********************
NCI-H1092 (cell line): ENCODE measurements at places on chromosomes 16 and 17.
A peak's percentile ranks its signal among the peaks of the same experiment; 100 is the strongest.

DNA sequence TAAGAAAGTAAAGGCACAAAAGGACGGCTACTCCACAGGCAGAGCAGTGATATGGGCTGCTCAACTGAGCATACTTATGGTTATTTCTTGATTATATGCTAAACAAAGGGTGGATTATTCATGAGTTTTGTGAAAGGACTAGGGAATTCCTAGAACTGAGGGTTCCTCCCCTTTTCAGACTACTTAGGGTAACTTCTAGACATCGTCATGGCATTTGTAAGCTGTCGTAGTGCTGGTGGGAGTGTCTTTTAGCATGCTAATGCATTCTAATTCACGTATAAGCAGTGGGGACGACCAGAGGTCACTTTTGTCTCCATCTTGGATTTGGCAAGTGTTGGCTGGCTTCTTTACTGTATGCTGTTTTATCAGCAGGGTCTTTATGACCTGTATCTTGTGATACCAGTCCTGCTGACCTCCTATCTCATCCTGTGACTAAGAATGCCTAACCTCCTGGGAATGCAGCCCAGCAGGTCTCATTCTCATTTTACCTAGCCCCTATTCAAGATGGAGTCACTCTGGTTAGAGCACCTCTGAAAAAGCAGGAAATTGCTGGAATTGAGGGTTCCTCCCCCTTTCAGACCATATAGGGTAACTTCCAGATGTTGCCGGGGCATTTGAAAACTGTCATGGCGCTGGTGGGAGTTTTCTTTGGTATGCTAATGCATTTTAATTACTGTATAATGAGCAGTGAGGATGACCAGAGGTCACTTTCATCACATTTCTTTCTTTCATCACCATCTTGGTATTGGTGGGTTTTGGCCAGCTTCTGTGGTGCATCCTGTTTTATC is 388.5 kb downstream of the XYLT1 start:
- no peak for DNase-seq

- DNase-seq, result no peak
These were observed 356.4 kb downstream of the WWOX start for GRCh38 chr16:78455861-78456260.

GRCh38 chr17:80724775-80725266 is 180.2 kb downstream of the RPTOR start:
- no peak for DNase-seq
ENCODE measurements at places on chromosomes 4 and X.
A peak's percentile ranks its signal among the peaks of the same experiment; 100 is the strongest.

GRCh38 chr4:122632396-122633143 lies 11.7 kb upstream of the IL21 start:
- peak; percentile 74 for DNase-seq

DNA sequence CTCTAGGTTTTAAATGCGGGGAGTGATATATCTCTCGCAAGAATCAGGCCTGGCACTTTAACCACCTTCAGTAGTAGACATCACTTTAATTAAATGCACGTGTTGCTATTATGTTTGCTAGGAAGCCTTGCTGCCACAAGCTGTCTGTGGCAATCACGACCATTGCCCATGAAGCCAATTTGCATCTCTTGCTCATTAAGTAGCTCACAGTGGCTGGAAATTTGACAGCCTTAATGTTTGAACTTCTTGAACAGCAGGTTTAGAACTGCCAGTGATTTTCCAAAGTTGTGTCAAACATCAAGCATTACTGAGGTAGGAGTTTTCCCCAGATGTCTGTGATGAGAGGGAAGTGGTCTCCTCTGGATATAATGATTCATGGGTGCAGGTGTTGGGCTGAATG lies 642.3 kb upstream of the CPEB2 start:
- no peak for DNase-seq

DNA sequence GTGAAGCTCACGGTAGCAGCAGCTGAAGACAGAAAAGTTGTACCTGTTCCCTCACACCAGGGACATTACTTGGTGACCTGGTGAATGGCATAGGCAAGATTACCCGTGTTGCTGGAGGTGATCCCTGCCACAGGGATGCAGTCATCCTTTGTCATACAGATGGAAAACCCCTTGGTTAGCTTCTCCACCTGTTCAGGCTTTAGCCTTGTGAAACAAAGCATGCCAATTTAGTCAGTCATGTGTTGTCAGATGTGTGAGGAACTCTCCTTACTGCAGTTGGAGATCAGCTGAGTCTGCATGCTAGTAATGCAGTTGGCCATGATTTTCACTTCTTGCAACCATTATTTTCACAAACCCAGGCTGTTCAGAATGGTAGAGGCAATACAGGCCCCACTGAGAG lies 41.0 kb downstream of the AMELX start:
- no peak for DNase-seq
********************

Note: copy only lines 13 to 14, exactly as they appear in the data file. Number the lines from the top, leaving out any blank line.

DNA sequence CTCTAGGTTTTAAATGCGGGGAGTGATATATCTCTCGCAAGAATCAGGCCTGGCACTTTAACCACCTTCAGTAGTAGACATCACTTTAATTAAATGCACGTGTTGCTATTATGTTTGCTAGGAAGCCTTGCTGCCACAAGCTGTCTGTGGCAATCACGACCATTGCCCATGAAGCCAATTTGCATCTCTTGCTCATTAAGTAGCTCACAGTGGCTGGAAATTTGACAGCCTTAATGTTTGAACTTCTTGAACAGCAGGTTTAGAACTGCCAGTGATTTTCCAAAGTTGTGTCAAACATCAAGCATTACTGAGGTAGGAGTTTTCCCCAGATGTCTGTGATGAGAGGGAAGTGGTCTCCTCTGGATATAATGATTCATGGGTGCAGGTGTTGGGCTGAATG lies 642.3 kb upstream of the CPEB2 start:
- no peak for DNase-seq